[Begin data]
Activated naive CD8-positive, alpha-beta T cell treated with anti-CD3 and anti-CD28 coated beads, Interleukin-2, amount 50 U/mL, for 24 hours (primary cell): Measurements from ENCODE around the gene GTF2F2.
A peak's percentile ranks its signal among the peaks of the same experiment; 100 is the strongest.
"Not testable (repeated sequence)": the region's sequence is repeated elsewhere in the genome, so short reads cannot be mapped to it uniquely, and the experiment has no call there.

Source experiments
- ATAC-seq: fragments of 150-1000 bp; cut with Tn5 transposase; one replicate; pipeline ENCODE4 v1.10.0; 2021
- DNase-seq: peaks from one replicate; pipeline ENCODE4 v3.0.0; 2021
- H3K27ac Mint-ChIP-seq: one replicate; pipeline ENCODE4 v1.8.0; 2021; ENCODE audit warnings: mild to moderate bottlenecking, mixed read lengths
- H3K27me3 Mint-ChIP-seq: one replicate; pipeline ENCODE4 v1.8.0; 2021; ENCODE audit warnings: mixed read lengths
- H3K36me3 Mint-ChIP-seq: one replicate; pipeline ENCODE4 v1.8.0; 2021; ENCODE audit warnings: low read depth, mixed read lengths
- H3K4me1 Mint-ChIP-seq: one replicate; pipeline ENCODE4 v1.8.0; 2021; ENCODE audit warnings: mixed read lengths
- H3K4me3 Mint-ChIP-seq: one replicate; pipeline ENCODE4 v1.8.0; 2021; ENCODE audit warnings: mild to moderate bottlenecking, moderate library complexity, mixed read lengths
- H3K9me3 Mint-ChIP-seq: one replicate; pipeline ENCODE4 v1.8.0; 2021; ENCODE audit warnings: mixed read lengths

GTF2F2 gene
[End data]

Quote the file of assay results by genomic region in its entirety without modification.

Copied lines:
Activated naive CD8-positive, alpha-beta T cell treated with anti-CD3 and anti-CD28 coated beads, Interleukin-2, amount 50 U/mL, for 24 hours (primary cell): Measurements from ENCODE around the gene GTF2F2.
A peak's percentile ranks its signal among the peaks of the same experiment; 100 is the strongest.
"Not testable (repeated sequence)": the region's sequence is repeated elsewhere in the genome, so short reads cannot be mapped to it uniquely, and the experiment has no call there.

Source experiments
- ATAC-seq: fragments of 150-1000 bp; cut with Tn5 transposase; one replicate; pipeline ENCODE4 v1.10.0; 2021
- DNase-seq: peaks from one replicate; pipeline ENCODE4 v3.0.0; 2021
- H3K27ac Mint-ChIP-seq: one replicate; pipeline ENCODE4 v1.8.0; 2021; ENCODE audit warnings: mild to moderate bottlenecking, mixed read lengths
- H3K27me3 Mint-ChIP-seq: one replicate; pipeline ENCODE4 v1.8.0; 2021; ENCODE audit warnings: mixed read lengths
- H3K36me3 Mint-ChIP-seq: one replicate; pipeline ENCODE4 v1.8.0; 2021; ENCODE audit warnings: low read depth, mixed read lengths
- H3K4me1 Mint-ChIP-seq: one replicate; pipeline ENCODE4 v1.8.0; 2021; ENCODE audit warnings: mixed read lengths
- H3K4me3 Mint-ChIP-seq: one replicate; pipeline ENCODE4 v1.8.0; 2021; ENCODE audit warnings: mild to moderate bottlenecking, moderate library complexity, mixed read lengths
- H3K9me3 Mint-ChIP-seq: one replicate; pipeline ENCODE4 v1.8.0; 2021; ENCODE audit warnings: mixed read lengths

GTF2F2 gene